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Lunar craters inverting illusion

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#26 BillP

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Posted 21 March 2010 - 02:34 PM

I remember the first time it happened to me...boy was I shocked. I find it is easy to flip also, so many times if I blink my eye and concentrate I can make it reverese at will. Like everything else, it's probably just a perspective interpretation thing with the brain. I've never seen it happen though with the binoviewer, always just in mono mode. Has anyone had this happen to them with the binoviewer??

#27 photonovore

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Posted 23 March 2010 - 11:20 AM

yes, in a binoviewer. The illusion doesn't seem to be particularly affected by bino/monocular vision. test it on the gif I posted earlier...

#28 russell23

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Posted 07 April 2010 - 12:32 PM

Ok, I just had another example of this effect. I was reading an article in a magazine that was discussing whether or not there are cougars in upstate NY (reports of sightings are common even though there is no physical evidence confirming them).

So I flipped the page and there was this picture which showed tracks in the snow with a tail print trailing between the footprints. When I first looked at it I saw the same illusion as with the lunar craters. The footprints looked like domes and the tracks left by the tail looked like a raised ridge. I couldn't get the effect to go away until I flipped the magazine upside down.

We were sitting in the dentists office when I saw it and I didn't say anything to my wife until on the way home. I was describing effect as seen on the Moon and then mentioned the picture and she said "Oh - you saw it too! I thought it was just me seeing things wrong."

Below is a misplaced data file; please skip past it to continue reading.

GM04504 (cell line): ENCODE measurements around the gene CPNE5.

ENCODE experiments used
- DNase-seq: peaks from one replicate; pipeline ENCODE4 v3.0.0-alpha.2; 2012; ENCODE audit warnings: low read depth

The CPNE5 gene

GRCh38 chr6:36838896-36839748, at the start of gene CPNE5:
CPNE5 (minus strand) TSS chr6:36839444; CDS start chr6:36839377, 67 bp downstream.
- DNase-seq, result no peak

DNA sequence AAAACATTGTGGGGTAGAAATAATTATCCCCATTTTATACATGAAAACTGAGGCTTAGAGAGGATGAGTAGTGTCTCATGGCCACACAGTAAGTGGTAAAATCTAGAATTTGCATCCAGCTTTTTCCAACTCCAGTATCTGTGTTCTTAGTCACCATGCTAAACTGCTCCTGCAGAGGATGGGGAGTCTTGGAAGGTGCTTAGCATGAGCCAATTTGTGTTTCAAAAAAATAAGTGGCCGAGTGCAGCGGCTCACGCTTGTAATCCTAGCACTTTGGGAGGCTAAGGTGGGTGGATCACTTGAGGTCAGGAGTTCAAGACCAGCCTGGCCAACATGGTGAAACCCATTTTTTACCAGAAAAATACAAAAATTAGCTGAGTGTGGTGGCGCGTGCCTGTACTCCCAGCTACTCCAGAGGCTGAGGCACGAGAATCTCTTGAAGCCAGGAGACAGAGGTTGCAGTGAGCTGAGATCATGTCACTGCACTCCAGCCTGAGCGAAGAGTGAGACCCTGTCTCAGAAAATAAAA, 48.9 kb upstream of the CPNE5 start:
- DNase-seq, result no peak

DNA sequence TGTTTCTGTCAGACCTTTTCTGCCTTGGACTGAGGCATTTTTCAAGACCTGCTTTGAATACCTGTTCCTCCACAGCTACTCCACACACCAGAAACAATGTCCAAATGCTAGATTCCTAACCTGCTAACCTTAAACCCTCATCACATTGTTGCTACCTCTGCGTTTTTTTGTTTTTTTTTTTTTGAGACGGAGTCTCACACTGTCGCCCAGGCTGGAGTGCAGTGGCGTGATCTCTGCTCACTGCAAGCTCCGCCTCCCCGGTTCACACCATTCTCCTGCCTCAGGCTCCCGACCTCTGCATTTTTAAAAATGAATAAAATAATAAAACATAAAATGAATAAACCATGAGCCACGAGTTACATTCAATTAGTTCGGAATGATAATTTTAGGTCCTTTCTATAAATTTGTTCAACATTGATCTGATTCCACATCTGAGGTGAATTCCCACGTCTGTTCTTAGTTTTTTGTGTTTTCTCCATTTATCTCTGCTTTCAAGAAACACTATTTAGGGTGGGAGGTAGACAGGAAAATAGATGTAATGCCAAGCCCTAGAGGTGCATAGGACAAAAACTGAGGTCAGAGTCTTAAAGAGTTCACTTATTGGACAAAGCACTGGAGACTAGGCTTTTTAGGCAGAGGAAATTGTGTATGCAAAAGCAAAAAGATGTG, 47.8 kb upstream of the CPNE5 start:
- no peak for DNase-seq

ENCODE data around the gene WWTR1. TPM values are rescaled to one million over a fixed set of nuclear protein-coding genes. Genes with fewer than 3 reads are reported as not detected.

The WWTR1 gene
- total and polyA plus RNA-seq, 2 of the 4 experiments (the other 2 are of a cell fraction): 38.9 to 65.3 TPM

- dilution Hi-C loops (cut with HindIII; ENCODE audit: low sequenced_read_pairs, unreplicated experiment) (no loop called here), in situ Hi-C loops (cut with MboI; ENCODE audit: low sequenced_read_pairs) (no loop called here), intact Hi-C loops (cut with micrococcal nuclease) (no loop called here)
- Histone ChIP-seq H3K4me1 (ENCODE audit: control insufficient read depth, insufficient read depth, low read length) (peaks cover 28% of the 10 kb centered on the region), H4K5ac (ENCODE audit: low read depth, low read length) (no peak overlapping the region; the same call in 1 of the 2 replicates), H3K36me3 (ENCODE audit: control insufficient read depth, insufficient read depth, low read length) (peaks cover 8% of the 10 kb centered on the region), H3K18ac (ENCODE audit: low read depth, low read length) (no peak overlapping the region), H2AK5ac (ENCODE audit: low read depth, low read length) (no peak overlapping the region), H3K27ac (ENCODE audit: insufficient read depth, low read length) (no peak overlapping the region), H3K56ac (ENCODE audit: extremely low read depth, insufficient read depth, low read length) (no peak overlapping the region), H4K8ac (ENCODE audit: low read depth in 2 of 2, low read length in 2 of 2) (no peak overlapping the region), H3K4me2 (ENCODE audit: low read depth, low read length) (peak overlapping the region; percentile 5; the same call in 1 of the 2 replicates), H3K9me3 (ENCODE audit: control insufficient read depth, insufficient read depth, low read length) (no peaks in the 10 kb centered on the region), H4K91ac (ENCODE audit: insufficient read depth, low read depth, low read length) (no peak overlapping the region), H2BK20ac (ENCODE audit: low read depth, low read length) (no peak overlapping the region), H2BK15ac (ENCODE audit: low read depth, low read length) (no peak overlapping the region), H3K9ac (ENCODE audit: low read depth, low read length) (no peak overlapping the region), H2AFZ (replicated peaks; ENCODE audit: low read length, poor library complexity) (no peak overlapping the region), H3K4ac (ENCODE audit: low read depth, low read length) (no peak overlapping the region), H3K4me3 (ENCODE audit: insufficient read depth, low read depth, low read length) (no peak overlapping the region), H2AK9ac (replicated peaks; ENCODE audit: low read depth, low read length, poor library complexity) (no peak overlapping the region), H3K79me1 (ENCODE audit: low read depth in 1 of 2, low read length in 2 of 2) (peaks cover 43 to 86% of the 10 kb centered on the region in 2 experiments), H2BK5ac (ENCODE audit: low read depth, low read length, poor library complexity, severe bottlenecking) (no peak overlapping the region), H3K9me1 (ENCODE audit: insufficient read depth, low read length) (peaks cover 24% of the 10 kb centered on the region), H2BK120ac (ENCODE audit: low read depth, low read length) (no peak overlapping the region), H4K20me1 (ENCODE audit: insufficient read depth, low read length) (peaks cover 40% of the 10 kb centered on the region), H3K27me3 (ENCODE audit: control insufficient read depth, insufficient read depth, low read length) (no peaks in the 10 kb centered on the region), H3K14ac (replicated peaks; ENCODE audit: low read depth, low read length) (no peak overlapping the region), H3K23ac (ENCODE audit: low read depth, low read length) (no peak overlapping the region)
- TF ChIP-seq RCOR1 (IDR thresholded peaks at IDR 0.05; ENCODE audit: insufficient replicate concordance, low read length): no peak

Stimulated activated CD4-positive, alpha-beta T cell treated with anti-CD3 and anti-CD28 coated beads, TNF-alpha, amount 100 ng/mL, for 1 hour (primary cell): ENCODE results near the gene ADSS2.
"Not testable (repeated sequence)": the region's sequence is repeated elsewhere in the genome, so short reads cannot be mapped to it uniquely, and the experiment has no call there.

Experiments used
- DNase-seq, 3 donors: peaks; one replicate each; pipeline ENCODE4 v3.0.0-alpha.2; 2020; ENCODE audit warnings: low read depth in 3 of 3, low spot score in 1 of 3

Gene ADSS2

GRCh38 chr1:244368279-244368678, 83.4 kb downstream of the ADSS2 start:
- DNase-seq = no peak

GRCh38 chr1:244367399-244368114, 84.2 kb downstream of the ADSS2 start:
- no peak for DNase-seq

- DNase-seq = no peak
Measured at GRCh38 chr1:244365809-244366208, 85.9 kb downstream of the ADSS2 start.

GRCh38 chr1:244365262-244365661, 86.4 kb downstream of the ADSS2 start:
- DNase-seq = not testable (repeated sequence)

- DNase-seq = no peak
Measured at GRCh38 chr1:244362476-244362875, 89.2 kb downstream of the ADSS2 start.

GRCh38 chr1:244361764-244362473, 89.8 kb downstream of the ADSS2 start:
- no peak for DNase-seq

Dave

#29 star drop

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Posted 07 April 2010 - 06:05 PM

Strange things happen in the dentists office. Oh yes. :bigshock: :grin:

#30 meteorite

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Posted 13 March 2011 - 09:07 AM

I am happy to have found this thread because this very things happend to me last night. I had just started observing. I was not fatiged. Moon half-full. I was uisng 193x on the moon (somehing I don't normally do) and bam - the craters were elevated. The illusion just kept flip-flopping. It was the strangest thing. At first I thought someting was wrong with my equipment but no, everythig else I observed ws normal.

As soon as darkness falls this evening, I'm going back out! I want to see if this happens again!!!

-Walt

#31 UmaDog

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Posted 13 March 2011 - 10:36 AM

The concave/convex illusion is well known. Here is a classic example:
www.youtube.com/watch?v=0QgoX78q-0Y

Basically, some objects are ambiguous regarding whether they are concave or convex. In these cases the brain makes a choice as to which it is based on what is most likely. This is the case with the face illusion. Viewed from in front, you always see that as a convex face even if you know that it isn't. It's hard or impossible to see it as concave until it has rotated.

The convexity of an object depends upon which way the shadows fall. In other words, on the arrangement of dark and light regions in an image. The weird thing is that you can even see illusory motion if the pattern of light and dark is arranged correctly. The following are coloured but also work as gray-scale. Check it out:
www.ritsumei.ac.jp/~akitaoka/index-e.html
www.psy.ritsumei.ac.jp/~akitaoka/volcanoislands.jpg

#32 cpsTN

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Posted 15 March 2011 - 04:26 PM

This is one of two threads going on now about the same topic. I thought I would repost what I said in the other thread:

I would say that since the Moon is literally only light and shadow with no real perceivable color, it depends upon whether your mind concentrates on the bright parts or the dim parts. Depending upon which part - the light or the dark - your mind sees as the "main" scene will make the other parts look like they are either lower or higher than it is. Have you ever seen the siloettes(sp) of the two faces looking at each other. If you look and the outside colors, you see two faces looking at each other. If you look at the different color separating the two faces, you will see a vase. Sometimes when I am looking at a world map that is only dual color (water and land), I see the water as the main optical piece and can no longer see the outline of the continents. Its all about mental priority!

#33 Rossmon

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Posted 10 December 2013 - 12:04 AM

I looked up this thread with a gsearch because it
has been getting more common for me when looking at the
moon. I am not fatigued or anything else just
looking with near perfect seeing and it happens. if I look away or
try looking differently it may go away. using my denk2 bino, 2 Denk 21's
and my 155edf. saw the explanation above. Neat!






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